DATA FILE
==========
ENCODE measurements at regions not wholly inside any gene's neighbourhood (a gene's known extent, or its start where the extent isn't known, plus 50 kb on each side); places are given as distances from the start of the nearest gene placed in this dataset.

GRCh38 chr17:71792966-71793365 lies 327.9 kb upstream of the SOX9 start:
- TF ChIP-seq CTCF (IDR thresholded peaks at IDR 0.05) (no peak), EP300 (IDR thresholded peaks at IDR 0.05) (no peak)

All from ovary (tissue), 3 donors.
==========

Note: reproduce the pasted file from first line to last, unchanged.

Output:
ENCODE measurements at regions not wholly inside any gene's neighbourhood (a gene's known extent, or its start where the extent isn't known, plus 50 kb on each side); places are given as distances from the start of the nearest gene placed in this dataset.

GRCh38 chr17:71792966-71793365 lies 327.9 kb upstream of the SOX9 start:
- TF ChIP-seq CTCF (IDR thresholded peaks at IDR 0.05) (no peak), EP300 (IDR thresholded peaks at IDR 0.05) (no peak)

All from ovary (tissue), 3 donors.